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Love Divine, All Loves Excelling

A Perspective on Same-Sex Desire



Do you struggle with a temptation? So do other Christians. Even those attracted to the same sex. It’s how you deal with it that matters.

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Chuck  Colson

For whatever reason, all of us have different dispositions and face different temptations. And some, from an early age, experience same-sex attraction and desire.

Put aside for a moment whether or not we’re wired that way or whether it is simply the result of nurture, some perverse choice that we make, or some combination. Because we do know that God has created us, and we know from natural law and God’s Word what His rules for living are.

But understanding God’s word and living by it in our sex-saturated culture is far from easy—even for Christians. Too many of us still believe, “If it feels good, do it.”

That’s why I was so impressed by Mark Oppenheimer’s New York Times article about freelance writer and blogger Eve Tushnet.

Oppenheimer writes that Tushnet “came out” as a young teen. Her parents, a liberal Harvard law professor and a former attorney with the ACLU, affirmed her choice. As a result, when she went off to Yale University she was “a happy lesbian.”

At Yale—depending on your perspective—something went terribly wrong or marvelously right. Tushnet told Oppenheimer she attended a meeting of a conservative political group “to laugh at them, to see the zoo animals.”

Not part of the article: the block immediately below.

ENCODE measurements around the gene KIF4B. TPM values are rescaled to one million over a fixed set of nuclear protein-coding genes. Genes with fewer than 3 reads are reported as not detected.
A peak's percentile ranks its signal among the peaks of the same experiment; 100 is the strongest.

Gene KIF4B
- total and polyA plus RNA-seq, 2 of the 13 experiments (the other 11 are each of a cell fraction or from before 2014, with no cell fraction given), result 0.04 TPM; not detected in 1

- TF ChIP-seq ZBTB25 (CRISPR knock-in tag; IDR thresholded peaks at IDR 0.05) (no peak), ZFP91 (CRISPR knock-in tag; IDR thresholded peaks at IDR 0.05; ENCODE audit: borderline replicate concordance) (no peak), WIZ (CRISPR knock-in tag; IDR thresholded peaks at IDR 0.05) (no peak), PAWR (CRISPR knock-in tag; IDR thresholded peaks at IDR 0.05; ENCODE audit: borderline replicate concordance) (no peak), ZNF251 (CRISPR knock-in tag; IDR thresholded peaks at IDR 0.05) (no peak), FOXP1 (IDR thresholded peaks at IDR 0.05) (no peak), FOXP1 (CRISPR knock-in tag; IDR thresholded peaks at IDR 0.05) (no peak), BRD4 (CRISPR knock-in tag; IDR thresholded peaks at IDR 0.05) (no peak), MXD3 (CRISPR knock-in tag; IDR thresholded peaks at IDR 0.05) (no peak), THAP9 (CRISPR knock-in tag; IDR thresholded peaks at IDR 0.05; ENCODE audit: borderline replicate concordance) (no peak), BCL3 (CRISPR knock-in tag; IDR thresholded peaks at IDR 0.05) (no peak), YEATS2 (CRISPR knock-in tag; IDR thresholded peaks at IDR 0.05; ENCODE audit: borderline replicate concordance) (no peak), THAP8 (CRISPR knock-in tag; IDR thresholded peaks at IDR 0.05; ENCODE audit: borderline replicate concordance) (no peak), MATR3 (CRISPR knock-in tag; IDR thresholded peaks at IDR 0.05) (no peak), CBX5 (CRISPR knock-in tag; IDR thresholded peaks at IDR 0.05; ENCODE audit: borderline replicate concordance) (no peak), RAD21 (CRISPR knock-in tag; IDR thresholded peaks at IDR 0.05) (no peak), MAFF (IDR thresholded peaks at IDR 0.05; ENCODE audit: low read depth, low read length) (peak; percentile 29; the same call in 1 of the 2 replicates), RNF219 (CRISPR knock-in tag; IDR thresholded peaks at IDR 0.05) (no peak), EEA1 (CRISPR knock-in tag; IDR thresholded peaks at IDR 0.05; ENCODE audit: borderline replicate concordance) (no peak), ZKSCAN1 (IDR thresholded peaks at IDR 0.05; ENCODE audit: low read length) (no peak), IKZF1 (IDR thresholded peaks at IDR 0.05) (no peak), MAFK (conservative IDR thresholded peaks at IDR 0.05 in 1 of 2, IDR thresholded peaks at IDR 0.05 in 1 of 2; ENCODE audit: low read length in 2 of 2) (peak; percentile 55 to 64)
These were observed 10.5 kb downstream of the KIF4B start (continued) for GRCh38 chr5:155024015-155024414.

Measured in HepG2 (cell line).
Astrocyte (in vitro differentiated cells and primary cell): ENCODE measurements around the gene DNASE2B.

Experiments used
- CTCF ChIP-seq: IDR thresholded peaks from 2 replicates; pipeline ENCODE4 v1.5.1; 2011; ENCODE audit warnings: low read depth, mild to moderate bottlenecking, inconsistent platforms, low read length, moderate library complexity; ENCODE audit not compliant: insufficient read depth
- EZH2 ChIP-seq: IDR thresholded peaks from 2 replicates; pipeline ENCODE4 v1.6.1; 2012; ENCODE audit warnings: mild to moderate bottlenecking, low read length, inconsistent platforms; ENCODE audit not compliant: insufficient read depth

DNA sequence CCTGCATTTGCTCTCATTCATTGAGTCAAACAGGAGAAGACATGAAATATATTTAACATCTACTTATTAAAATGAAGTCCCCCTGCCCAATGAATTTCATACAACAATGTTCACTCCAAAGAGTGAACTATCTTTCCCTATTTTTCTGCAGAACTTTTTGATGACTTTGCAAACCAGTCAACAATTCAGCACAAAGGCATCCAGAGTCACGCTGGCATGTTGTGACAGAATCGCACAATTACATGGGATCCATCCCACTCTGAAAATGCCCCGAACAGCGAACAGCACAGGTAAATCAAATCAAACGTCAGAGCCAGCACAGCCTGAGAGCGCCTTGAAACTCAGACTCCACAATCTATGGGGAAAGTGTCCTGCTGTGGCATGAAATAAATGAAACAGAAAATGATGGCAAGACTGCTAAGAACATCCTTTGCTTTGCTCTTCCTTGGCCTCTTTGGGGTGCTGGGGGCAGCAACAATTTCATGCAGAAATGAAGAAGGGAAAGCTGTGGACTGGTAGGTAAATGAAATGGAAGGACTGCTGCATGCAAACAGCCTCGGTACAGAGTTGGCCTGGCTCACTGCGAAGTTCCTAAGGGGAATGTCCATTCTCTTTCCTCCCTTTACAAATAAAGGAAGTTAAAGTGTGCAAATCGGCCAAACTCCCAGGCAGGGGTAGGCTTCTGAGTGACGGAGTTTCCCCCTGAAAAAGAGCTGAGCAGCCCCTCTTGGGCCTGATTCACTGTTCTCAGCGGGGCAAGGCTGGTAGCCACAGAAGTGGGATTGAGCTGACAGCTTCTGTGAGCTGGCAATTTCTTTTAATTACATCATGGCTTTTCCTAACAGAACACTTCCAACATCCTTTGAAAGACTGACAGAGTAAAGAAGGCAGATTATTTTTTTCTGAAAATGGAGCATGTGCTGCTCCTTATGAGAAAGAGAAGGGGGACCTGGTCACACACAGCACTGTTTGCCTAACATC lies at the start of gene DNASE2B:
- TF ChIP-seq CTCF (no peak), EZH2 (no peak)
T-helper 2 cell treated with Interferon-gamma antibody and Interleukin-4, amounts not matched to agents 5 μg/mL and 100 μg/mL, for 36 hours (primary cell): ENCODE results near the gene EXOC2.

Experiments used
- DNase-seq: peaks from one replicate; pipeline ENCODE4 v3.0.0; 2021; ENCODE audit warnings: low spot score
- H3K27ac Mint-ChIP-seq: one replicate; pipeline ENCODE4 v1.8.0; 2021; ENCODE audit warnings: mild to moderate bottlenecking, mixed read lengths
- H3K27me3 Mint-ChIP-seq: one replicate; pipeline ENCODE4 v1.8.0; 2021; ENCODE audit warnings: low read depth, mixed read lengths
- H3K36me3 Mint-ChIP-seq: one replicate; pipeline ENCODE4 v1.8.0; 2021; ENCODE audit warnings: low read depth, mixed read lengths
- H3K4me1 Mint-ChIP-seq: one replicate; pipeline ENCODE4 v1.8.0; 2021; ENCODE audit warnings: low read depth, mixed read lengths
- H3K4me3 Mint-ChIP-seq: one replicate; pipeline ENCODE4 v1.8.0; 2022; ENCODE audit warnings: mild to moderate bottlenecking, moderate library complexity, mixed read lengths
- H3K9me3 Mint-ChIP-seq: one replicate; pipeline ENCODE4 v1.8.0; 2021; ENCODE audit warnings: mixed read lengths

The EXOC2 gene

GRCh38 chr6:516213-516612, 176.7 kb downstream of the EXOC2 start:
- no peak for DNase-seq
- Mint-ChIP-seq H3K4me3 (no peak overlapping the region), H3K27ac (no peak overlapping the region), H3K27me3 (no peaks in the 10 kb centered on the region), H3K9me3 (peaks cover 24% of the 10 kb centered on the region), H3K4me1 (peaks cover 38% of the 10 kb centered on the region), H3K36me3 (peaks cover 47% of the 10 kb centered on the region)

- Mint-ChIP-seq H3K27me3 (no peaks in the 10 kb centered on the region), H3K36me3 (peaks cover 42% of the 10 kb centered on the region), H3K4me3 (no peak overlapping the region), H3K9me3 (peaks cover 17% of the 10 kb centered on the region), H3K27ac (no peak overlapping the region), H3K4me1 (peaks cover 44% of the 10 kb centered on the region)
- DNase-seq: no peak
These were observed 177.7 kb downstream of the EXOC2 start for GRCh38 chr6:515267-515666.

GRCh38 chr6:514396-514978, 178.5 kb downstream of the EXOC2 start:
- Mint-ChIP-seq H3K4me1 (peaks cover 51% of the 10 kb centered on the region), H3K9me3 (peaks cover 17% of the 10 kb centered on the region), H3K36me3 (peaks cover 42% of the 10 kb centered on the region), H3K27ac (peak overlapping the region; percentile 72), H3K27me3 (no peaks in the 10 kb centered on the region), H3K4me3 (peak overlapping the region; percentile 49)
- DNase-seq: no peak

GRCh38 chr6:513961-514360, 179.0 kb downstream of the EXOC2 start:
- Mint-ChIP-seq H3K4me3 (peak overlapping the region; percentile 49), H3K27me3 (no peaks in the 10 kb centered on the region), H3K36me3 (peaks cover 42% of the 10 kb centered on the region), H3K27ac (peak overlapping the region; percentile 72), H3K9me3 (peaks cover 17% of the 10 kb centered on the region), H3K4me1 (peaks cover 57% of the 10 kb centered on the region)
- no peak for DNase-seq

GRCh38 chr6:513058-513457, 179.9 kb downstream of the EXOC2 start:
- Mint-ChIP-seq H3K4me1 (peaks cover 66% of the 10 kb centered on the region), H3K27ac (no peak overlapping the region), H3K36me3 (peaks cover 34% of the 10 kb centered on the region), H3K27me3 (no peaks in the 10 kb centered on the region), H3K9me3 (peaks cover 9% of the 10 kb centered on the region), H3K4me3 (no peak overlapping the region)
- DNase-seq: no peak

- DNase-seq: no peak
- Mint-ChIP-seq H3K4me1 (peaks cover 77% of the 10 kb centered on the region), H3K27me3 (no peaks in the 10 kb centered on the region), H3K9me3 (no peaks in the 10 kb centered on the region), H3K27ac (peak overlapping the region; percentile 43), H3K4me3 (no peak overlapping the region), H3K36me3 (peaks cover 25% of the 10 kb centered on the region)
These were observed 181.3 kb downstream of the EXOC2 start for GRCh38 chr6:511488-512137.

But, she says, she was “really impressed not only by the weird arguments, but the degree to which it was clear that the people making them lived as if what they were saying had actual consequences for their lives, that required them to make sacrifices.”

That is, she was impressed by a lived worldview, particularly among the Catholics in the group, who helped her understand the meaning of sin. “It means,” she told Oppenheimer, “you have a chance to come back and repent and be saved.”

And repent is what Tushnet did, receiving baptism and joining the Church the next year.

Today she does not spend her time trying to convince the Church to change its doctrines and moral standards to accommodate gay and lesbian sex and “marriage.” Instead she works to convince gays and lesbians to embrace the Church’s doctrines and moral standards.

Oppenheimer notes that Tushnet “can seem a paradox: fervently Catholic, proudly gay, happily celibate.”

Tushnet, you see, is still a lesbian, still has same-sex desires—something she doesn’t expect will change (although I would hope it would). Nonetheless, she believes, as she has written, that same-sex love should be celebrated, “while still requiring that this love express itself in chaste friendship or mystical approach to God rather than as gay sex.”

Her story, she writes, “is the story of how love of Christ and His Bride the Church became more central to my life than lesbian love...and how, therefore, I began to interpret the latter kind of love in light the of the former.”

Good for her!

I have great respect for those who struggle with the same-sex attraction, who, like Eve Tushnet, acknowledge their disposition, embrace orthodox Christian faith, and make a commitment to chastity.

This is a model for other Christians to follow—including unmarried heterosexuals.

Further Reading and Information

A Gay Catholic Voice Against Same-Sex Marriage
Mark Openheimer | The New York Times | June 4, 2010

Answering Christian Arguments for 'Gay Marriage'
Regis Nicoll | BreakPoint Online | January 29, 2010